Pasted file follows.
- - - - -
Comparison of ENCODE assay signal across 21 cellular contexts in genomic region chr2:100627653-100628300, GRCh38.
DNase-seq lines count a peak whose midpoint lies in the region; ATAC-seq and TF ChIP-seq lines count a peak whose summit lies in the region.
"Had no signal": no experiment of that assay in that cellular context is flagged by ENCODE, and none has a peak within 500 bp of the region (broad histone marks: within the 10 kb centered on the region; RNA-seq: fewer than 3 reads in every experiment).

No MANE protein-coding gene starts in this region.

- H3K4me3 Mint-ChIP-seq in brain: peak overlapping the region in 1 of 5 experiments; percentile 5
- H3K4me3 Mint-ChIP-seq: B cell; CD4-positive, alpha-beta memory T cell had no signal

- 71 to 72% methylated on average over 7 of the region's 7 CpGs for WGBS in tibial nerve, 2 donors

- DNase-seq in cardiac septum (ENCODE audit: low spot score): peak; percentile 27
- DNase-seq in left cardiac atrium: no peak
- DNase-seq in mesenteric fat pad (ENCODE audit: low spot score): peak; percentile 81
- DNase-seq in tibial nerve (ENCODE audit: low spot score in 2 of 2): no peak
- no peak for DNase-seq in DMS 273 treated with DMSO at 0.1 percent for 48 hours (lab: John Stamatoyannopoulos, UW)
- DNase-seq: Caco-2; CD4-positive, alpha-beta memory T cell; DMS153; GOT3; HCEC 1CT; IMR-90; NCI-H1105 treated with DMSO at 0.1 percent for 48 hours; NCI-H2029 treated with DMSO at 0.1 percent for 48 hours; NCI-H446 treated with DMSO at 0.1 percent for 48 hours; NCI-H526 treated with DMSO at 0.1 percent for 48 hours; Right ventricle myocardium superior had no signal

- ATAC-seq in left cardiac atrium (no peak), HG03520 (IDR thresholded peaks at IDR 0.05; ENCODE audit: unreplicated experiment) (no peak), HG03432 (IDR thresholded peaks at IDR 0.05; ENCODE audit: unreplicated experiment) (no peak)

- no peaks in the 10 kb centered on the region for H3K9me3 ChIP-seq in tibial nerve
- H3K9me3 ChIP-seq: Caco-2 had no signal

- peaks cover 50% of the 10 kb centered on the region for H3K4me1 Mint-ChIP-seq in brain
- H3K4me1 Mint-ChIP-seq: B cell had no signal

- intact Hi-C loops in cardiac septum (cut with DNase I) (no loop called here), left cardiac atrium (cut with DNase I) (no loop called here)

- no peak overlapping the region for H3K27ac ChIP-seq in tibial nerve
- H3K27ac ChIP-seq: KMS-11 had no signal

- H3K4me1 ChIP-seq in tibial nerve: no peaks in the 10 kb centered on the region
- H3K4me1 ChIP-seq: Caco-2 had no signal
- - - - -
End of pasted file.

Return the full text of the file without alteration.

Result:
Comparison of ENCODE assay signal across 21 cellular contexts in genomic region chr2:100627653-100628300, GRCh38.
DNase-seq lines count a peak whose midpoint lies in the region; ATAC-seq and TF ChIP-seq lines count a peak whose summit lies in the region.
"Had no signal": no experiment of that assay in that cellular context is flagged by ENCODE, and none has a peak within 500 bp of the region (broad histone marks: within the 10 kb centered on the region; RNA-seq: fewer than 3 reads in every experiment).

No MANE protein-coding gene starts in this region.

- H3K4me3 Mint-ChIP-seq in brain: peak overlapping the region in 1 of 5 experiments; percentile 5
- H3K4me3 Mint-ChIP-seq: B cell; CD4-positive, alpha-beta memory T cell had no signal

- 71 to 72% methylated on average over 7 of the region's 7 CpGs for WGBS in tibial nerve, 2 donors

- DNase-seq in cardiac septum (ENCODE audit: low spot score): peak; percentile 27
- DNase-seq in left cardiac atrium: no peak
- DNase-seq in mesenteric fat pad (ENCODE audit: low spot score): peak; percentile 81
- DNase-seq in tibial nerve (ENCODE audit: low spot score in 2 of 2): no peak
- no peak for DNase-seq in DMS 273 treated with DMSO at 0.1 percent for 48 hours (lab: John Stamatoyannopoulos, UW)
- DNase-seq: Caco-2; CD4-positive, alpha-beta memory T cell; DMS153; GOT3; HCEC 1CT; IMR-90; NCI-H1105 treated with DMSO at 0.1 percent for 48 hours; NCI-H2029 treated with DMSO at 0.1 percent for 48 hours; NCI-H446 treated with DMSO at 0.1 percent for 48 hours; NCI-H526 treated with DMSO at 0.1 percent for 48 hours; Right ventricle myocardium superior had no signal

- ATAC-seq in left cardiac atrium (no peak), HG03520 (IDR thresholded peaks at IDR 0.05; ENCODE audit: unreplicated experiment) (no peak), HG03432 (IDR thresholded peaks at IDR 0.05; ENCODE audit: unreplicated experiment) (no peak)

- no peaks in the 10 kb centered on the region for H3K9me3 ChIP-seq in tibial nerve
- H3K9me3 ChIP-seq: Caco-2 had no signal

- peaks cover 50% of the 10 kb centered on the region for H3K4me1 Mint-ChIP-seq in brain
- H3K4me1 Mint-ChIP-seq: B cell had no signal

- intact Hi-C loops in cardiac septum (cut with DNase I) (no loop called here), left cardiac atrium (cut with DNase I) (no loop called here)

- no peak overlapping the region for H3K27ac ChIP-seq in tibial nerve
- H3K27ac ChIP-seq: KMS-11 had no signal

- H3K4me1 ChIP-seq in tibial nerve: no peaks in the 10 kb centered on the region
- H3K4me1 ChIP-seq: Caco-2 had no signal